Stage set for a happy homecoming for Ferrari

Finley Crebolder
Charles Leclerc and Ferrari celebrate. Australia April 2022

Charles Leclerc and Ferrari celebrate after winning the Australian Grand Prix. Australia April 2022

For the first time since 2019, Ferrari are heading to home turf with their sights very much set on victory.

Since Charles Leclerc’s triumph in Monza just under three years ago, the Scuderia have failed to claim a podium, let alone a win, in their five races on Italian soil.

This year though, anything less than P1 will be something of a disappointment, and even a surprise.

Leclerc was in a league of his own last time out in Australia, taking pole position and leading the race from start to finish, setting the fastest lap in the process.

Given that, even with Ferrari reportedly opting not to bring upgrades, he’s very much the favourite for the Emilia Romagna Grand Prix. Should he win, he’ll have a sizeable lead in the standings and will very much be the favourite for the title too.

If the F1-75 is as strong as expected, Carlos Sainz may well be his team-mate’s closest challenger. He’ll need a far better weekend than the one he had in Australia though, where a combination of bad luck and errors caused him to qualify in P9 and crash out at the start of the race.

Mattia Binotto has said he’ll let his two drivers do battle with one another, and the Spaniard will be hoping his boss sticks to his word. Mind you, given he’ll be desperate to close the gap to the Monegasque and show he’s more than just second fiddle to him, it’s hard to see him obeying team orders if given them.

Whether Binotto decides to issue such orders or not will most likely depend on whether the Red Bulls pose a threat to the Scuderia.

Max Verstappen and Sergio Perez have both driven well in the opening rounds, with the Dutchman taking a win and looking as good as ever, and the Mexican claiming his first pole position and being much closer to his team-mate.

However, reliability issues forced both to retire from the first race and Verstappen from the third, leaving them trailing Leclerc in the standings by quite some way.

If such issues don’t plague them again in Imola, they should have enough pace to fight for the podium places and maybe even the win. If they do though, one of Ferrari’s former drivers may well be their biggest threat.

Alpine surprised everyone with their pace at Albert Park, where Fernando Alonso would have challenged Leclerc for pole position if not for a hydraulics issue.

Such an issue forced him to start down in P10 and ruined his race, but he’ll fancy his chances of making amends at the circuit where he took one of his greatest victories back in 2005.

The French team expect the track to suit them and are bringing an upgrading floor with them that they’re confident will have a significant impact. Strap in – we could see Alonso fighting at the very front all weekend for the first time in almost a decade.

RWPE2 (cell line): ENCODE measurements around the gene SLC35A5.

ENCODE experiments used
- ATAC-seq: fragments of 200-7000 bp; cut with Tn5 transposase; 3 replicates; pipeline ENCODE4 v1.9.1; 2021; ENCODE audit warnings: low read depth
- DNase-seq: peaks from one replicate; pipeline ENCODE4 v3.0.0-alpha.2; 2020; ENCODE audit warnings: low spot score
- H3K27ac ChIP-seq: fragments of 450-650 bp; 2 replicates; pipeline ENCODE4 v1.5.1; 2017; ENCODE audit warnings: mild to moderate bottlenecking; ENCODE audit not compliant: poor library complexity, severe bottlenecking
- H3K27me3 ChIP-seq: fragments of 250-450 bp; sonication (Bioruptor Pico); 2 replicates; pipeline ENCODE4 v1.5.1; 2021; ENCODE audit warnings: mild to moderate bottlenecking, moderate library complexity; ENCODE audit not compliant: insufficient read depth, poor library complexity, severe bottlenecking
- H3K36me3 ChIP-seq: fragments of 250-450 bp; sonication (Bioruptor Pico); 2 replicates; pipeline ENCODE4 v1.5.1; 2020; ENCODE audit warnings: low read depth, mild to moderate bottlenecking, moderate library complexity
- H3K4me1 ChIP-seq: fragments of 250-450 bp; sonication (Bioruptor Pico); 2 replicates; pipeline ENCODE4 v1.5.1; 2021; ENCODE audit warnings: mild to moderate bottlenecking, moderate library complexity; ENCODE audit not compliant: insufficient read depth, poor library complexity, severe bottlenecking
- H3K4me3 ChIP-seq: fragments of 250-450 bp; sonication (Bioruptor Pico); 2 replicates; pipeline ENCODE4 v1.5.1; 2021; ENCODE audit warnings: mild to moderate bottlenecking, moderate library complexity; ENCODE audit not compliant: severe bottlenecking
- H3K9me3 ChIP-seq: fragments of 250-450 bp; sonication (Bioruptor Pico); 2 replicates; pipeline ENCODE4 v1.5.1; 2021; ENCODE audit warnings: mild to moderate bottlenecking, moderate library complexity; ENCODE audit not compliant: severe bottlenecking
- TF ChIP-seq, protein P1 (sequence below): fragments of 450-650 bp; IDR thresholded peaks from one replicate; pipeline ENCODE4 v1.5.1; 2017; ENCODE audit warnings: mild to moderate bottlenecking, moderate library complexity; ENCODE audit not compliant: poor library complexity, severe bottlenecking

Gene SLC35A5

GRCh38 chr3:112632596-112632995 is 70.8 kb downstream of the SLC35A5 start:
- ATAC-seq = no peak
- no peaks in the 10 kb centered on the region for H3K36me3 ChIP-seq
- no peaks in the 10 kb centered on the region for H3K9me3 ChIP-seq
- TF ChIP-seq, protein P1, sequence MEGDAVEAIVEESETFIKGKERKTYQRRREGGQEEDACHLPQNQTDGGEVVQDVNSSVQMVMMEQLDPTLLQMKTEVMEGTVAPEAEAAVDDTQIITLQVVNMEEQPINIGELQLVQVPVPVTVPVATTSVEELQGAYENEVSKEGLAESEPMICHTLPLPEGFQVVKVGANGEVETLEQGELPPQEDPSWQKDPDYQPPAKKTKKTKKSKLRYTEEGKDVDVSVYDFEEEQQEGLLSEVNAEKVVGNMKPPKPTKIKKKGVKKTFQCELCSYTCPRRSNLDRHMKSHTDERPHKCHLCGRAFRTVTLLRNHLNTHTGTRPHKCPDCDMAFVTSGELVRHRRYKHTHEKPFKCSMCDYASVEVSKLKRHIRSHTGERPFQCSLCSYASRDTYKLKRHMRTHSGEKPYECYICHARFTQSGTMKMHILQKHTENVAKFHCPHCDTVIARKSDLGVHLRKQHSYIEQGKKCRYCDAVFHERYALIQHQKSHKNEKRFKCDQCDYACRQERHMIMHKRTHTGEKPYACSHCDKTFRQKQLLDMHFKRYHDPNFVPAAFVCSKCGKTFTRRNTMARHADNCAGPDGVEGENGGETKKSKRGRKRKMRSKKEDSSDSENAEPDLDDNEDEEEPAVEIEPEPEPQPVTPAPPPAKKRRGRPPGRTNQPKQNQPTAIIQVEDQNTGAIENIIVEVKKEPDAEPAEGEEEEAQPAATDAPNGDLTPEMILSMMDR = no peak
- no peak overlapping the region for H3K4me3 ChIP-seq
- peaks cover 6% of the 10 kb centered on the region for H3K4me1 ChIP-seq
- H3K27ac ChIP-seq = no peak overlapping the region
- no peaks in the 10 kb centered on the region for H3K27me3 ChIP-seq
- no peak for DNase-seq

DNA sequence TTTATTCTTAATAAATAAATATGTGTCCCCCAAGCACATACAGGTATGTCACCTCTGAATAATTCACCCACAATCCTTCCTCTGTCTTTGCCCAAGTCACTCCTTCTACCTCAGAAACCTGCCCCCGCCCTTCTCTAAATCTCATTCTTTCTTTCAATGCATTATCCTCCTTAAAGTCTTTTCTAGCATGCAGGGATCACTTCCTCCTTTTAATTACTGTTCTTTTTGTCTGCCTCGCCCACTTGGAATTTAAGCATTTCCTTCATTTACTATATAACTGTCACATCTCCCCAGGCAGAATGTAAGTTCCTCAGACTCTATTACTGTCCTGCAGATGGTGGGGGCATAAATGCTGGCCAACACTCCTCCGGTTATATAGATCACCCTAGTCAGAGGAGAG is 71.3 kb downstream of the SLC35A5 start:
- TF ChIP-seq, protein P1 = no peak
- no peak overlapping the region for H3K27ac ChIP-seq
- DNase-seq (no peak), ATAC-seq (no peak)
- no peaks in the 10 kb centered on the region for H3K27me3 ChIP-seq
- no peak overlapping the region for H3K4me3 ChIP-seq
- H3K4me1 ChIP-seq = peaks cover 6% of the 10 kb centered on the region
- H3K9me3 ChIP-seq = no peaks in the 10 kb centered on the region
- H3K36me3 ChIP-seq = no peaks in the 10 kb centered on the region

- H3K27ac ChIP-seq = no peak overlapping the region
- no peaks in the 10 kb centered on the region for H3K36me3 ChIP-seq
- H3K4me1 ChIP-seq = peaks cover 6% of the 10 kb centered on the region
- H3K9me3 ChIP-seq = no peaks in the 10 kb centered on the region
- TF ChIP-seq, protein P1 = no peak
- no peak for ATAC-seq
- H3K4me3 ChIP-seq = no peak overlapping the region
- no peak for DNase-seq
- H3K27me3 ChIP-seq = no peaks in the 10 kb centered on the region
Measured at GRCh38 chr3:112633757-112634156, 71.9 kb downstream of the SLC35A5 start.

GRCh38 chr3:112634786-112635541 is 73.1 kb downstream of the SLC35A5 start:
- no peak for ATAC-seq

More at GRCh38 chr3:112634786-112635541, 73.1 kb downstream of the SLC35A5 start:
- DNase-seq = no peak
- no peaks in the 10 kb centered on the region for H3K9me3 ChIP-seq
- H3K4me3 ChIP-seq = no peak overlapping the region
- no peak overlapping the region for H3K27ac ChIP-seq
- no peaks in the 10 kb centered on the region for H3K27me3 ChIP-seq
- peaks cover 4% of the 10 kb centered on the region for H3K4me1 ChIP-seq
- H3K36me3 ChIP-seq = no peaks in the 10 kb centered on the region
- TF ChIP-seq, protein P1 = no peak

Such optimism isn’t present at Mercedes, with the German team not expecting to close the gap to the frontrunners anytime soon.

Given their pace though, their results haven’t actually been too bad; Lewis Hamilton’s poor race in Saudi Arabia has so far been the only time a Silver Arrow hasn’t crossed the line inside the top five.

The seven-time World Champion finished behind team-mate George Russell there and in Australia and will be itching to reassert his position as team leader. That won’t be easy though, with his compatriot, who occupies P2 in the standings, looking a match for him thus far.

Which team is most likely to occupy the final spots in the top 10 throughout the weekend is very much unclear.

McLaren were able to do so last time out and weren’t too far off the Mercs, but Lando Norris for one isn’t hopeful that they can do the same again, feeling that the strong showing was mainly down to the Melbourne circuit suiting the car.

If that’s the case, Alfa Romeo are perhaps best placed to take advantage. Valtteri Bottas scored good points for the second time this year in Australia, and Frederic Vasseur felt the Finn could have finished even higher than P8 if the team executed qualifying better.

Things didn’t go so well for the other Ferrari-powered team, Haas, who failed to score points and looked relatively slow all weekend. The team aren’t too worried though, putting the struggles down to a failure to find the right setup in time, and are confident they can get back into the top-10 in Italy.

So too are AlphaTauri, who are bringing upgrades to the race in the hopes of moving up from the heart of the midfield pack to the upper end of it. Like Red Bull, their main worries will be about reliability rather than pace.

The same can’t be said for Aston Martin, who look to have the slowest car on the grid and are the only team yet to score points thanks to Alex Albon’s excellent drive for Williams in the previous round. Both British teams will need some chaos ahead of them to get near the top-10.

F1 will be hoping such chaos ensues in the first sprint race of the season. It’s fair to say fans aren’t too enthusiastic about its return, but there are a few reasons to be excited about it.

With the 2022 cars able to follow one another more easily, the wheel-to-wheel racing is better than it was last year, making it less likely that we’ll see something of a procession after the first lap as we did last year.

The fact that the top eight cars rather than just the top three will now all score points also makes that less likely and should lead to a few more risks being taken by drivers.

What’s more, if the weather forecast is correct, we’ll get rain throughout the weekend, which is always fun.

Even if it stays bone dry though, with Ferrari heading to Italy looking better than they have for a long, long time, it’s set to be quite the spectacle both on and off track.